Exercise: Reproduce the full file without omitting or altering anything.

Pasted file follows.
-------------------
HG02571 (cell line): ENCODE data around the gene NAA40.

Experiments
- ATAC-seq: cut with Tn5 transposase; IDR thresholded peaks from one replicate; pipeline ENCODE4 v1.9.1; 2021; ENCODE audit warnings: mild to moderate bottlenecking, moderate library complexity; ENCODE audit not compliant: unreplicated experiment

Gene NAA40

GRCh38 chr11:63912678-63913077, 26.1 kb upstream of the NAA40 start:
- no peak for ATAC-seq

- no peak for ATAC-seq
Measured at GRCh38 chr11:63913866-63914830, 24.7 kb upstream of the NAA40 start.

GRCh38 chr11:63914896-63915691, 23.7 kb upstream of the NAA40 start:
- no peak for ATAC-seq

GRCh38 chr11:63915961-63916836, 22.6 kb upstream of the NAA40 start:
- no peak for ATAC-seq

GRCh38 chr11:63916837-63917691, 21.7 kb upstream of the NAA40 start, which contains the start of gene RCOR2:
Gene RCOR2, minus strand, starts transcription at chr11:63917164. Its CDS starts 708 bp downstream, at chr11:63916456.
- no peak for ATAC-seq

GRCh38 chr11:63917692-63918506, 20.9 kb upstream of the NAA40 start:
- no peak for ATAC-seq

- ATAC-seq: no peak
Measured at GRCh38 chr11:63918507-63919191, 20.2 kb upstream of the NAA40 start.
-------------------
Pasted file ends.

HG02571 (cell line): ENCODE data around the gene NAA40.

Experiments
- ATAC-seq: cut with Tn5 transposase; IDR thresholded peaks from one replicate; pipeline ENCODE4 v1.9.1; 2021; ENCODE audit warnings: mild to moderate bottlenecking, moderate library complexity; ENCODE audit not compliant: unreplicated experiment

Gene NAA40

GRCh38 chr11:63912678-63913077, 26.1 kb upstream of the NAA40 start:
- no peak for ATAC-seq

- no peak for ATAC-seq
Measured at GRCh38 chr11:63913866-63914830, 24.7 kb upstream of the NAA40 start.

GRCh38 chr11:63914896-63915691, 23.7 kb upstream of the NAA40 start:
- no peak for ATAC-seq

GRCh38 chr11:63915961-63916836, 22.6 kb upstream of the NAA40 start:
- no peak for ATAC-seq

GRCh38 chr11:63916837-63917691, 21.7 kb upstream of the NAA40 start, which contains the start of gene RCOR2:
Gene RCOR2, minus strand, starts transcription at chr11:63917164. Its CDS starts 708 bp downstream, at chr11:63916456.
- no peak for ATAC-seq

GRCh38 chr11:63917692-63918506, 20.9 kb upstream of the NAA40 start:
- no peak for ATAC-seq

- ATAC-seq: no peak
Measured at GRCh38 chr11:63918507-63919191, 20.2 kb upstream of the NAA40 start.